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Evolution of extreme specialization within a lineage of ectomycorrhizal epiparasites


MONOTROPES (Monotropoideae, Ericaceae) are achlorophyllous, epiparasitic plants that receive all of their fixed carbon from green plants through a common ectomycorrhizal association rather than by a direct parasitic connection (Fig. 1)1,2. Using molecular identification methods we show that some monotropes are highly specific in their fungal associations and at least one species, Pterosporo andromedea is specialized on a single species group within the genus Rhizopogon. Phylogenetic analysis of the Monotropoideae shows that specialization has been derived through narrowing of fungal associations within the lineage containing P. andromedea. High specificity is contrary to past predictions for the Monotropoideae and for plant communities in general, raising many questions about the roles of mycorrhizal specificity in ecosystem function.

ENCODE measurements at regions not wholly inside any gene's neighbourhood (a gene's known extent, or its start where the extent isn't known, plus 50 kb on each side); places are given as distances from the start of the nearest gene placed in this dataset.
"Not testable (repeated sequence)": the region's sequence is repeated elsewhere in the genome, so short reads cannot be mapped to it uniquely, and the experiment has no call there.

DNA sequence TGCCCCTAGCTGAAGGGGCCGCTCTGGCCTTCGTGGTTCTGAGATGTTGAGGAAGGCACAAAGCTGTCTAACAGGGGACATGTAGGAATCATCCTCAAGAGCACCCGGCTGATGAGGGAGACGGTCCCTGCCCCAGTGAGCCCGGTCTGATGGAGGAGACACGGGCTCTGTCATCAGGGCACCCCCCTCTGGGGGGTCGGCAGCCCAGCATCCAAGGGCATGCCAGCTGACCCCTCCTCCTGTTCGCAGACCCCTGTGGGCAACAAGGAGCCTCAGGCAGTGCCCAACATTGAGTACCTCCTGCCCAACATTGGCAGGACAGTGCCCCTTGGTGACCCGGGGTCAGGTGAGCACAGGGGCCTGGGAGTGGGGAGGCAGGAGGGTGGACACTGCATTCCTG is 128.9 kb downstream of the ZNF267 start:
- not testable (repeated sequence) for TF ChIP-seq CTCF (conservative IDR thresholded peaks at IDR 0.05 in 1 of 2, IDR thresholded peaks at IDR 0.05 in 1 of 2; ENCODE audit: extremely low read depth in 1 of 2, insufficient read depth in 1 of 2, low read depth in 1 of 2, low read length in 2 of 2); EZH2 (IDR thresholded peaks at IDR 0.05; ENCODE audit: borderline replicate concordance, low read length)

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Cullings, K., Szaro, T. & Bruns, T. Evolution of extreme specialization within a lineage of ectomycorrhizal epiparasites. Nature 379, 63–66 (1996).

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